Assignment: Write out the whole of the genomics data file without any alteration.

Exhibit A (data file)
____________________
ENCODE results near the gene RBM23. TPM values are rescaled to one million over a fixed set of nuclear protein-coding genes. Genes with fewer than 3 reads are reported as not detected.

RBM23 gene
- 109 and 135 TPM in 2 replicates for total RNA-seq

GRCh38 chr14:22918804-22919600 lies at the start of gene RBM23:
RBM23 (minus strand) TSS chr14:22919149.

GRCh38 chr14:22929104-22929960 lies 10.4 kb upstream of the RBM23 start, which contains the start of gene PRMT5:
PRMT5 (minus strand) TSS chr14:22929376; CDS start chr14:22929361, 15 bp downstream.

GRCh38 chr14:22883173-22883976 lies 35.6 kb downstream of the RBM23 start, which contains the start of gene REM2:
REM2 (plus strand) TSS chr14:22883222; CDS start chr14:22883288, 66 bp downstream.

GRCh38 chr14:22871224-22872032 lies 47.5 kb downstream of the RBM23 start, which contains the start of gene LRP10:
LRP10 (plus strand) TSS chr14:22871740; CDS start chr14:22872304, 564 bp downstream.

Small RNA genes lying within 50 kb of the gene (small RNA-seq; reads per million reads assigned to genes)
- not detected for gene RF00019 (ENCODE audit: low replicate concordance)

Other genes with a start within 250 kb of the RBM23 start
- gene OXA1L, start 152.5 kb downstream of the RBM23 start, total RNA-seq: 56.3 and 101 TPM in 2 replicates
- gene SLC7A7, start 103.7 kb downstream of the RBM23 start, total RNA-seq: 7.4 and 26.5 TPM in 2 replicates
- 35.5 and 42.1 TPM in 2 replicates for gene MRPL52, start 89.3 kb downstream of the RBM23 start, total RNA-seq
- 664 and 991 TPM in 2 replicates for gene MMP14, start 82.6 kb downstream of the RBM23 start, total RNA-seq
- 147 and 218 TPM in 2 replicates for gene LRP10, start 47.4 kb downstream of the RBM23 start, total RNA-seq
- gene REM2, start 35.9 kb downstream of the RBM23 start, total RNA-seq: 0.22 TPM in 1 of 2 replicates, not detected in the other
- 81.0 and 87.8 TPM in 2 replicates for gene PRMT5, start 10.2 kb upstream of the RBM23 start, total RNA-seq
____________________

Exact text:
ENCODE results near the gene RBM23. TPM values are rescaled to one million over a fixed set of nuclear protein-coding genes. Genes with fewer than 3 reads are reported as not detected.

RBM23 gene
- 109 and 135 TPM in 2 replicates for total RNA-seq

GRCh38 chr14:22918804-22919600 lies at the start of gene RBM23:
RBM23 (minus strand) TSS chr14:22919149.

GRCh38 chr14:22929104-22929960 lies 10.4 kb upstream of the RBM23 start, which contains the start of gene PRMT5:
PRMT5 (minus strand) TSS chr14:22929376; CDS start chr14:22929361, 15 bp downstream.

GRCh38 chr14:22883173-22883976 lies 35.6 kb downstream of the RBM23 start, which contains the start of gene REM2:
REM2 (plus strand) TSS chr14:22883222; CDS start chr14:22883288, 66 bp downstream.

GRCh38 chr14:22871224-22872032 lies 47.5 kb downstream of the RBM23 start, which contains the start of gene LRP10:
LRP10 (plus strand) TSS chr14:22871740; CDS start chr14:22872304, 564 bp downstream.

Small RNA genes lying within 50 kb of the gene (small RNA-seq; reads per million reads assigned to genes)
- not detected for gene RF00019 (ENCODE audit: low replicate concordance)

Other genes with a start within 250 kb of the RBM23 start
- gene OXA1L, start 152.5 kb downstream of the RBM23 start, total RNA-seq: 56.3 and 101 TPM in 2 replicates
- gene SLC7A7, start 103.7 kb downstream of the RBM23 start, total RNA-seq: 7.4 and 26.5 TPM in 2 replicates
- 35.5 and 42.1 TPM in 2 replicates for gene MRPL52, start 89.3 kb downstream of the RBM23 start, total RNA-seq
- 664 and 991 TPM in 2 replicates for gene MMP14, start 82.6 kb downstream of the RBM23 start, total RNA-seq
- 147 and 218 TPM in 2 replicates for gene LRP10, start 47.4 kb downstream of the RBM23 start, total RNA-seq
- gene REM2, start 35.9 kb downstream of the RBM23 start, total RNA-seq: 0.22 TPM in 1 of 2 replicates, not detected in the other
- 81.0 and 87.8 TPM in 2 replicates for gene PRMT5, start 10.2 kb upstream of the RBM23 start, total RNA-seq